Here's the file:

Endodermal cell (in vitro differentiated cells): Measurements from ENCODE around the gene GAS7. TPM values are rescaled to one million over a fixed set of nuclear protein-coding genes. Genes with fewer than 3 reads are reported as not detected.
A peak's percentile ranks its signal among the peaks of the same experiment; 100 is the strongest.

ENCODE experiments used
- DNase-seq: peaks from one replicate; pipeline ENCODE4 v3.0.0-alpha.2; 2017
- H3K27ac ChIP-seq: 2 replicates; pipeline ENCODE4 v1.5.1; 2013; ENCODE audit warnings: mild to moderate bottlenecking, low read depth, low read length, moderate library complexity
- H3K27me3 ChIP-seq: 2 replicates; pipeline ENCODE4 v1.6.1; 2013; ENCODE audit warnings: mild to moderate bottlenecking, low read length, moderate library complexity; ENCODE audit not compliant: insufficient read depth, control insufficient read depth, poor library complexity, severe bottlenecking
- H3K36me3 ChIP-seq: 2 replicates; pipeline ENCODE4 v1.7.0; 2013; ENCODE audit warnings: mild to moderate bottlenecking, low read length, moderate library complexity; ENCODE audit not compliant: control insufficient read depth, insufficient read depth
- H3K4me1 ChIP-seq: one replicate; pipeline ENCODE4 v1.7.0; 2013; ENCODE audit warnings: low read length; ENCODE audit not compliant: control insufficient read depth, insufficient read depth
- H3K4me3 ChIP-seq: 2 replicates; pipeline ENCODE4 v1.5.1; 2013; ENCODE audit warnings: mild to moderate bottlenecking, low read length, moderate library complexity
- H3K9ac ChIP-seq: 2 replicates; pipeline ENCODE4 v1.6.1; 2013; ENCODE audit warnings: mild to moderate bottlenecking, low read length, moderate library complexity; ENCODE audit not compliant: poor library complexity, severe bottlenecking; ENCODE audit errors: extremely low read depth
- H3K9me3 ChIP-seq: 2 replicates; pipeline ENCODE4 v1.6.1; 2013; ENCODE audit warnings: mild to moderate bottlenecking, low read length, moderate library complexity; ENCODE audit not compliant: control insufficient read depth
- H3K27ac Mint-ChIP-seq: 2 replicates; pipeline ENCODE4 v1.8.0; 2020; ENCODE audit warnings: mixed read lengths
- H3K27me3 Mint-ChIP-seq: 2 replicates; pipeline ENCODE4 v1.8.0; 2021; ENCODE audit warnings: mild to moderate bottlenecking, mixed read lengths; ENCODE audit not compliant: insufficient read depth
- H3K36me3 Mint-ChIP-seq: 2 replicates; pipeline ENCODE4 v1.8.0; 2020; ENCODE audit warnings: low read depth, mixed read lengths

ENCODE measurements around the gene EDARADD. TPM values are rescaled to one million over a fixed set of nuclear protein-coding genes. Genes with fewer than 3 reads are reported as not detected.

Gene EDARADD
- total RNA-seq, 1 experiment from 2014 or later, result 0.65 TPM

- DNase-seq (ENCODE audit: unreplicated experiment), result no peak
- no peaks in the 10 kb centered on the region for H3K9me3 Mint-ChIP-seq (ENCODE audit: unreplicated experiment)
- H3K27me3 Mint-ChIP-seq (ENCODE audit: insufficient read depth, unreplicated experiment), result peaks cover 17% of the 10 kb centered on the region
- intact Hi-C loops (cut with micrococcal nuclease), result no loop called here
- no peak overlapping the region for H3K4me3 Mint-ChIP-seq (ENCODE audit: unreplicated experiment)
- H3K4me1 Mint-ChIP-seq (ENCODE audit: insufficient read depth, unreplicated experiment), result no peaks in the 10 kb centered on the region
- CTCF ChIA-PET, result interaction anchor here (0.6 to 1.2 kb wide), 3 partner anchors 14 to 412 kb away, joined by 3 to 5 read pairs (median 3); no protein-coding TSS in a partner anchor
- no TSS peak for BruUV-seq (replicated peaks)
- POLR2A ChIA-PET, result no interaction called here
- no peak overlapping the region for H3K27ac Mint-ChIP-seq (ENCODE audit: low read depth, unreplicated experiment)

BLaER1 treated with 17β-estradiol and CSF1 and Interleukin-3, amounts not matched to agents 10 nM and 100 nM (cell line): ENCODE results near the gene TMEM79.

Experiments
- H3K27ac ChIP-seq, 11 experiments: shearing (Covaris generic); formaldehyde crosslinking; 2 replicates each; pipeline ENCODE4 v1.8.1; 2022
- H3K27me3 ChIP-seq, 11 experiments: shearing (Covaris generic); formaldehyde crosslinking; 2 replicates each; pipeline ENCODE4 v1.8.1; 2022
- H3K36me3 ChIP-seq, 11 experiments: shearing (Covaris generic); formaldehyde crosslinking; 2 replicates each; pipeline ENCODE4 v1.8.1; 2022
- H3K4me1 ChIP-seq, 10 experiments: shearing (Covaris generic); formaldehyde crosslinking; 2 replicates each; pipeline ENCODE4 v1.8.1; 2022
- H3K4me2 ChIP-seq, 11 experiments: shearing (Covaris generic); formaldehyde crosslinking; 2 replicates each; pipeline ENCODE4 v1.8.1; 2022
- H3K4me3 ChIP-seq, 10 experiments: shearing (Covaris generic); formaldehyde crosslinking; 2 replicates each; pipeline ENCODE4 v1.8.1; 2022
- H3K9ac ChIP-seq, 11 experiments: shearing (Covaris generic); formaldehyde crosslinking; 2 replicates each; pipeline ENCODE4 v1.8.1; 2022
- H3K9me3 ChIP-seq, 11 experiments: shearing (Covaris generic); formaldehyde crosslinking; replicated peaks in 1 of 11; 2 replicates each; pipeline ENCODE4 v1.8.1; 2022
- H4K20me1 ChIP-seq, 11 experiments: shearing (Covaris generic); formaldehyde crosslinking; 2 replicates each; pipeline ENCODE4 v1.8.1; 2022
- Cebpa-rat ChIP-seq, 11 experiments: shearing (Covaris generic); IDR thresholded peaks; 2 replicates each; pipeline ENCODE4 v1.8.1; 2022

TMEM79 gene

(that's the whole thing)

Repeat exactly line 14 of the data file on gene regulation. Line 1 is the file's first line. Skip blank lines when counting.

- H3K36me3 Mint-ChIP-seq: 2 replicates; pipeline ENCODE4 v1.8.0; 2020; ENCODE audit warnings: low read depth, mixed read lengths